Newcastle fall short against Benfica
Cisse gives Toon hope before Portuguese finish them off
Newcastle United 1 Benfica 1 (Benfica win 4-2 on agg)
In the end, Benfica deserved their passage into the semi-finals and Newcastle will have to think back to those defensive lapses in the Estadio da Luz. Alan Pardew’s team gave everything in the drama that followed Papiss Cisse’s 71st-minute header but the goal that would have taken them into the semi-finals eluded them and the final, decisive blow was inflicted at the other end of the pitch.
It was a thrilling finale but it was always likely that Newcastle’s desperate search for a late, decisive goal would leave them vulnerable to the kind of breakaway goal Eduardo Salvio scored in stoppage-time to soothe Benfica’s nerves.
Newcastle had no choice but to gamble and Salvio took advantage by turning in a left-wing cross from the substitute Rodrigo. Pardew's men can take dignity in defeat but the bottom line is the damage that had been inflicted in Lisbon was too great.
Only two sides have overcome a two-goal first-leg deficit since this competition adopted its new structure. Newcastle were also missing enough players to highlight some of the areas of the squad that may need strengthening this summer.
This was Gael Bigirimana’s first start since the FA Cup defeat at Brighton on January 5th. Mike Williamson's last appearance had come two weeks later in a home defeat to Reading. Facing the side four points clear at the top of the Primeira Liga, it was probably inevitable there would be times when Newcastle found it difficult to enthuse their crowd into thinking this could be one of the great St James’ Park occasions.
Lima’s clever backheel from Andre Almeida’s cross required an alert save from Tim Krul after only two minutes and, for much of the opening exchanges, Benfica demonstrated greater refinement on the ball. This was not a side looking to suffocate the game and hold on to their advantage.
They played with great fluidity at times, passing the ball crisply, creating space and denying Newcastle the opportunity to invigorate their support.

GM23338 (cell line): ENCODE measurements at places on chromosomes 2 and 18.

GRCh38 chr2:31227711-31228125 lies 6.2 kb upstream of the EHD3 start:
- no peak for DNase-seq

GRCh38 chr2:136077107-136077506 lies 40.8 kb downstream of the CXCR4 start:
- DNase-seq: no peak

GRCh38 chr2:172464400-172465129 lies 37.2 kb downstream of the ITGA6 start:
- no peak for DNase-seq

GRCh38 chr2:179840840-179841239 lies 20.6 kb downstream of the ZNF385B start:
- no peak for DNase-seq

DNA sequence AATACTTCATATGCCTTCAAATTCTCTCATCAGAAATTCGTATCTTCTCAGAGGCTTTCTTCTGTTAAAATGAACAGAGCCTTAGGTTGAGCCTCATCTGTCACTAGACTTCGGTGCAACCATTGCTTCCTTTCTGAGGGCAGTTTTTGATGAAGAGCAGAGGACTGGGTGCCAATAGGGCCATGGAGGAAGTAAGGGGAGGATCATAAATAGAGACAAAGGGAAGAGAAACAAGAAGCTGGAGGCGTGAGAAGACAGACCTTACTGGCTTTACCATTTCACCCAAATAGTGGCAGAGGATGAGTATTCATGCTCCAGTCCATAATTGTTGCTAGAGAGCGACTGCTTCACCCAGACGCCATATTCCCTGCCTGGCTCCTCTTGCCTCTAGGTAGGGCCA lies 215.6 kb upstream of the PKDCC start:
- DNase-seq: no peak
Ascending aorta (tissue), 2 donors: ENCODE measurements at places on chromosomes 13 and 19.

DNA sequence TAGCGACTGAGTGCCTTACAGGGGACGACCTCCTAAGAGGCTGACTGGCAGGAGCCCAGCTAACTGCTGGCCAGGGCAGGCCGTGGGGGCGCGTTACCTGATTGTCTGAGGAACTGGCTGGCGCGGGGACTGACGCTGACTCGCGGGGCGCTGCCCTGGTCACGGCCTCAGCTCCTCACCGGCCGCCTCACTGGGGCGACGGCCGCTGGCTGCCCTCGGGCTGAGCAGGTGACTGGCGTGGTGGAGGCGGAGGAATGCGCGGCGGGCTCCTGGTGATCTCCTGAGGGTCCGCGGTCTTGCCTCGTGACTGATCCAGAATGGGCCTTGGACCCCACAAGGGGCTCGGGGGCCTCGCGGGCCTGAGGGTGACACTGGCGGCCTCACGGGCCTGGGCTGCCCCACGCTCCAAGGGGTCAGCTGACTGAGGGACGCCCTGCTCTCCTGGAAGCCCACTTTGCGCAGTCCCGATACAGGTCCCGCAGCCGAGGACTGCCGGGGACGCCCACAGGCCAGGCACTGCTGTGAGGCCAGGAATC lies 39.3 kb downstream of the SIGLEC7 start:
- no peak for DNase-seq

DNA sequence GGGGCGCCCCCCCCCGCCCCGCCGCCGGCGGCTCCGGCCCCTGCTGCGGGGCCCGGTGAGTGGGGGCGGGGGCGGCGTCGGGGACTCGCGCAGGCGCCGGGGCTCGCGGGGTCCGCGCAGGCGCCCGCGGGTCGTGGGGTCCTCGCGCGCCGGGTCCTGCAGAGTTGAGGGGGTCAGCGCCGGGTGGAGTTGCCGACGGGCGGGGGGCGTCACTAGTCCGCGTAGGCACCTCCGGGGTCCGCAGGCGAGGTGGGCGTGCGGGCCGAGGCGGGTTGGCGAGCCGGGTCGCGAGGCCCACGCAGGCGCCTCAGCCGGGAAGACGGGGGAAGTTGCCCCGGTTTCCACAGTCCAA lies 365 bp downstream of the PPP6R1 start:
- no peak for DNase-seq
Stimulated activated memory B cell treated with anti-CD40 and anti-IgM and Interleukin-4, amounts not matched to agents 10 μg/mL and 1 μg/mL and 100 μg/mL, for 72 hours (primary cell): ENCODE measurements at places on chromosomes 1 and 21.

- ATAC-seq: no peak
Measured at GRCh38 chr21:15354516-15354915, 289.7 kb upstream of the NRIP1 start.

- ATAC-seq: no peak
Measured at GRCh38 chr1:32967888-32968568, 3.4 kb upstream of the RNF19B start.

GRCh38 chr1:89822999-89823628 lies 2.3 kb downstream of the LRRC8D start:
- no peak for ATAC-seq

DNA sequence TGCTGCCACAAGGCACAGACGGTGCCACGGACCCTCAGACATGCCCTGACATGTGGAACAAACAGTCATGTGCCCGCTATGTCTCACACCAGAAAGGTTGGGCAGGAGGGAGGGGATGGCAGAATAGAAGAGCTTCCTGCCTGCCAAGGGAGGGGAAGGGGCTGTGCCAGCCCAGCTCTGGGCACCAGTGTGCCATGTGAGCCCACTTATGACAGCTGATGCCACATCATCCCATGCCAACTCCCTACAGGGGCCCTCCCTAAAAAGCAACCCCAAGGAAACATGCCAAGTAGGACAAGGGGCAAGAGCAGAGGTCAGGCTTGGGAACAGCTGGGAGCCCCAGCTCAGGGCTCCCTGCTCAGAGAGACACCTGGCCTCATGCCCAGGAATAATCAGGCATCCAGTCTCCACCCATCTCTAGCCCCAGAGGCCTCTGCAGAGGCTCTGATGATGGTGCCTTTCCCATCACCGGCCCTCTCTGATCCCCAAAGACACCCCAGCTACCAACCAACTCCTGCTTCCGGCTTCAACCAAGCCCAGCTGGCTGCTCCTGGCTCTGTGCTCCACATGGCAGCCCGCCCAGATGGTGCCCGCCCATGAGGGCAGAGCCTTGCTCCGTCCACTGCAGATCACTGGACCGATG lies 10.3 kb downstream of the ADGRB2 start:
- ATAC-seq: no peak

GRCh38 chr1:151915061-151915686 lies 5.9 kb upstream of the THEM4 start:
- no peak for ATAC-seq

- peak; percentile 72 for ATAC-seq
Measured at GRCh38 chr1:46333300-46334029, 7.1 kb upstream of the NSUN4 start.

As it was, all the clear chances in the first half were at Krul’s end of the pitch. Eduardo Salvio's dummy and turn to get away from Jonas Gutierrez on the right touchline was an early measure of Benfica's quality.
The same player flashed a header wide and Nicolas Gaitan really ought to have scored after Krul had come to the right of his penalty area to gather the ball in front of Lima but then let it out of his grasp. Gaitan could have picked his spot after Lima’s cutback but never looked entirely confident and Massadio Haidara, playing for the first time since the knee injury inflicted by Callum McManaman, spared Krul with the goal-line clearance.
These were anxious moments for a Newcastle side struggling for great cohesion and rhythm. Papiss Cisse looked isolated at times and it was strange, perhaps, that Pardew did not start with Sylvain Marveaux and play with a greater sense of ambition.
Without him, this was a side lacking in guile and creativity for long spells. Cisse did turn in a right-wing delivery from Bigirimana just before half-time but had strayed at least a yard offside in the process.
Though Benfica had been the better side, the encouraging part for Newcastle at that stage was that they had not gone behind and could approach the second half with the attitude that if they could get one goal the pressure on Benfica would suddenly be considerable.
It was imperative, though, that they started to operate with less constraint and commit more players forward to examine whether Benfica’s weakness might be their defence.
Pardew brought on a second striker, Shola Ameobi, for Bigirimana and the players broke with the norm to go into the sort of motivational huddle that would usually be expected before a match. The volume went up but, sadly for Newcastle, the quality did not.
Yohan Cabaye had one opportunity from a free-kick 25 yards from goal, but floated it harmlessly over. Earlier, the same player had picked out Haidara, even further out, from a corner. At that distance, however, a shot on the volley was always going to be incredibly difficult and, that apart, there was not a great deal else to worry their opponents in the early part of the second half.
This was the period of the match when they really needed to start getting on top. Instead the more inviting chance fell to Lima, finding space in the penalty area only for his shot to go into the crowd.
The breakthrough was starting to feel unlikely until Pardew brought on Hatem Ben Arfa, back from injury and straight into the business of running at defenders. His run on the right created the danger but he had lost the ball until, inexplicably, Melgarejo and Ezequiel Garay left it to one another. Ben Arfa nipped and crossed for Cisse to turn in his header from point-blank range.